ACCC report shows solar is economic winner in NEM


The Australian Competition and Consumer Commission’s (ACCC) latest electricity markets report has found that residential and small business customers with solar PV systems paid much lower rates than non-solar customers thanks to feed-in tariff (FIT) payments earned for exporting electricity generated by their solar panels to the grid.

The Inquiry into the National Electricity Market report examined the residential and small business billing data of 11 electricity retailers, who together supply the majority of electricity customers across the National Electricity Market (NEM) states of New South Wales, South Australia, Queensland and Victoria.

The report, released on Friday, found the price paid by solar residential customers in the NEM was 7.9 c/kWh or 29% less than those paid by non-solar customers, after accounting for any FIT payments.  Prices paid by small business customers with solar were 10.8 c/kWh or 31% less than their non-solar counterparts.

The average household with solar paid $94 less on their quarterly bill in 2020. Residential solar customers had a median quarterly bill of $253, down 2% on the previous year, while non-solar customers had a bill of $347, an 8% increase on 2019.

Small business customers also enjoyed lower bills with those of solar customers down 6% to $610. Bills for non-solar small business customers also decreased, dropping 16% from $545 to $458 courtesy of reduced business activity due to Covid-19 restrictions.

While the ACCC report highlighted the price advantages for solar customers, it also revealed early adopters of solar PV are better off than newer solar customers.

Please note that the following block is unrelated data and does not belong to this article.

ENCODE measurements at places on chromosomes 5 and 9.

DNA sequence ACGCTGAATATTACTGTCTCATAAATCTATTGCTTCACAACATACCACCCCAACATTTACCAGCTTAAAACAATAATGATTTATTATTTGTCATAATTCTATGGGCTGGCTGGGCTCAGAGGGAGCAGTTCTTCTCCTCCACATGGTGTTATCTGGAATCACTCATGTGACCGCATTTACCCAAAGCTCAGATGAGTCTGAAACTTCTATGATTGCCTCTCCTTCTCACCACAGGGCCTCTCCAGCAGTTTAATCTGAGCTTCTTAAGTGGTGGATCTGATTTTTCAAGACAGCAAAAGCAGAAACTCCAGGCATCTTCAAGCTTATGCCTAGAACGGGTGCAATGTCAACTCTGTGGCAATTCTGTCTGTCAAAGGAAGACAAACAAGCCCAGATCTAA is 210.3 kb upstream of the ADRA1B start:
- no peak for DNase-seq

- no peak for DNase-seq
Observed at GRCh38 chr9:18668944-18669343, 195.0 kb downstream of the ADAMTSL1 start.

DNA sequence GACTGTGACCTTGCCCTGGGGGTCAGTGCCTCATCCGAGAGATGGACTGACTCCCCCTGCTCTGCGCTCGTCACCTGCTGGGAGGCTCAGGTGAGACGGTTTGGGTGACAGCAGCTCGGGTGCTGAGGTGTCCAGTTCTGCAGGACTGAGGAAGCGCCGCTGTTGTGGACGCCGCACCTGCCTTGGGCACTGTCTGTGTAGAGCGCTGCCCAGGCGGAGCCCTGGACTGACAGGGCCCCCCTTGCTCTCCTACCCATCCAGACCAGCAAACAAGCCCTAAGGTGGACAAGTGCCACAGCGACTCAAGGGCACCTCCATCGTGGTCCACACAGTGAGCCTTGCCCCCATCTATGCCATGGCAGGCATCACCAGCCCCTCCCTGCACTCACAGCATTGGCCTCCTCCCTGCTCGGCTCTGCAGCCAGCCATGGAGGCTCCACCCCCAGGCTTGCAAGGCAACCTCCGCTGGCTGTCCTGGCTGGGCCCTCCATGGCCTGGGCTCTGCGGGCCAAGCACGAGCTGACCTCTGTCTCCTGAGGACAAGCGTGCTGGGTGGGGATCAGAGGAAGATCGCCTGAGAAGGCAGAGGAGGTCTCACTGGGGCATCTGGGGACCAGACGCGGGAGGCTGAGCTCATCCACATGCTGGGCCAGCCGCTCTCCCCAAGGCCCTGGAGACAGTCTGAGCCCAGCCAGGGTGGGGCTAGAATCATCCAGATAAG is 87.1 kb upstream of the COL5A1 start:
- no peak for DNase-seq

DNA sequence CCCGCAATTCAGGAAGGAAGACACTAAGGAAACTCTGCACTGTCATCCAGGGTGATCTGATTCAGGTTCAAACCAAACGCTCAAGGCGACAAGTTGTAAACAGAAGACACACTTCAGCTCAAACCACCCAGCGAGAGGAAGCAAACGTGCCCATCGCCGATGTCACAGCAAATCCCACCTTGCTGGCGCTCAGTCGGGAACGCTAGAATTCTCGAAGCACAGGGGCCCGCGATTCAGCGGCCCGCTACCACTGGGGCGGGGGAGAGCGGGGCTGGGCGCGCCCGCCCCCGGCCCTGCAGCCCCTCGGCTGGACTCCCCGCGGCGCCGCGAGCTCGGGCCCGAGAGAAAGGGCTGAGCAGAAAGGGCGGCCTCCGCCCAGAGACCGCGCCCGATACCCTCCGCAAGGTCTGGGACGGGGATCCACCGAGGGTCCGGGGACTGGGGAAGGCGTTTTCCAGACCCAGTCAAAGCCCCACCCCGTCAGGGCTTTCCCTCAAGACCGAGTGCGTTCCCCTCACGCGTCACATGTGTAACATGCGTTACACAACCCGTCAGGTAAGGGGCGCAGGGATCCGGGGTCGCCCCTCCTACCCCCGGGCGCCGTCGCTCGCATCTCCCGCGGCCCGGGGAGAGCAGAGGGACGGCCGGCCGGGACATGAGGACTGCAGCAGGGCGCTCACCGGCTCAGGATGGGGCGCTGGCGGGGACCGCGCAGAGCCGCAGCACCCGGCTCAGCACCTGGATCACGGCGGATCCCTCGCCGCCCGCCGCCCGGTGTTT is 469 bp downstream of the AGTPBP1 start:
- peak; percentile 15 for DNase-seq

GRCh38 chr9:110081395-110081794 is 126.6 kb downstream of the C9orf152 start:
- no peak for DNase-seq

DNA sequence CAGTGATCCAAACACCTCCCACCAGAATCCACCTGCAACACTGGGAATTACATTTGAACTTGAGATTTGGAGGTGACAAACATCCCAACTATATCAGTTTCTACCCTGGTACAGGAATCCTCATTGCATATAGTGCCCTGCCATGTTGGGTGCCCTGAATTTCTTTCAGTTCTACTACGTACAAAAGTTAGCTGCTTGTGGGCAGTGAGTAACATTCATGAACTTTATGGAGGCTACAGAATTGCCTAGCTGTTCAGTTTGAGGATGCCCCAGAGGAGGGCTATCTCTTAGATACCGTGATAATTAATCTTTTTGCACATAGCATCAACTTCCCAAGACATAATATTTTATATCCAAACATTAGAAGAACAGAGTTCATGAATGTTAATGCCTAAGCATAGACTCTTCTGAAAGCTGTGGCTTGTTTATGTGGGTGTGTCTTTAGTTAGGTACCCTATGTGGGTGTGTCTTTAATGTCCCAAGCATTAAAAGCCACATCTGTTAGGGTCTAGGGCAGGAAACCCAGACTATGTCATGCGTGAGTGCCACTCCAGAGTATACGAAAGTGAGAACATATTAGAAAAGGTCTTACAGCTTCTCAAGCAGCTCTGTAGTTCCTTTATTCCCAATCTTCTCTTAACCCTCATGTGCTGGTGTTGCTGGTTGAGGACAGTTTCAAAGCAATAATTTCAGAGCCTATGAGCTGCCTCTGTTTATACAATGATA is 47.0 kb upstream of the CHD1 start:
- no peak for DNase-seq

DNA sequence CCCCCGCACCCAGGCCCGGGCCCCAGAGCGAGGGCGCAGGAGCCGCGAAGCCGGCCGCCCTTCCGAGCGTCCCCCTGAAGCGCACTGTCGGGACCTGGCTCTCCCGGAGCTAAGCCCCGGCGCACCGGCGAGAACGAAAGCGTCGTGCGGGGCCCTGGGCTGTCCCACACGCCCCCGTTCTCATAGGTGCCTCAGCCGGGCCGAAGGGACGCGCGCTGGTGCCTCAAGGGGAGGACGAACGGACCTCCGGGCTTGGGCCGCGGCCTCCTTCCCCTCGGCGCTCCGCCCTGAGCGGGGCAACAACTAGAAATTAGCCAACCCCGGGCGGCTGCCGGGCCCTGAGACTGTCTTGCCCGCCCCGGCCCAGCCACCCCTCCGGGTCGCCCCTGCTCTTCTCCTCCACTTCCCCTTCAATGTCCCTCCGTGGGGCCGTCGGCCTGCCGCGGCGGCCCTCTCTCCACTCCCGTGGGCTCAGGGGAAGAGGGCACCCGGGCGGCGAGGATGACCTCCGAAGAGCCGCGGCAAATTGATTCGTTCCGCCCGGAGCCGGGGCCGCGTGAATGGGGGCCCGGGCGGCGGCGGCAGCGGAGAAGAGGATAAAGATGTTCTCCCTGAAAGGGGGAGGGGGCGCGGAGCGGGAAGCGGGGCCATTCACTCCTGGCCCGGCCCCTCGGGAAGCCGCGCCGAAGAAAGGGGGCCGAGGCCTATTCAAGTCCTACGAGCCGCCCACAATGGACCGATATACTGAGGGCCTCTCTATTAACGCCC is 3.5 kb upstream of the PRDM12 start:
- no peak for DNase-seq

ACCC chair Rod Sims said those who had embraced solar PV early continue to benefit from premium FITs, the legacy subsidised rates that were set at much higher levels than the negotiated FITs that apply for electricity exported to the grid by newer solar customers.

Residential solar customers on premium rates earned more than two and a half times that earned by customers on negotiated rates due to their higher median feed-in rate, earning 53 c/kWh compared to 11 c/kWh. The average residential solar customer with premium rates earned $858 in 2020 while those on a negotiated FIT earned $307.

Small business solar customers on premium rates (55 c/kWh) earned three times that of customers on negotiated rates (11 c/kWh). The average small business customer with premium rates earned $1,993 compared to $553 for those on a negotiated rate.

The earnings discrepancy came in spite of solar customers on negotiated FITs supplying more electricity to the grid than those on premium rates.

“Customers on negotiated rates supplied higher volumes to the grid in 2020 than in 2019, while this was generally not the case for premium rate customers,” the report reads.

“This is likely due to negotiated customers investing in new solar capacity and also bigger systems being installed over time, whereas many of the eligibility requirements to remain on a premium rate prohibit augmenting the solar panel system, so the scope for premium rate solar customers to export more electricity to the grid over time is limited.”

The report shows that on average, residential solar customers on a negotiated FIT supplied 716 kWh to the grid while premium rate customers supplied 341 kWh.

Small business solar customers on a negotiated FIT supplied 1,177 kWh to the grid, while premium rate customers supplied 751 kWh.

“Solar installation in homes and small businesses has been one of the biggest changes in the electricity sector over the last decade,” Sims said.

“The early solar adopters who are receiving premium feed-in tariffs are getting great deals.”

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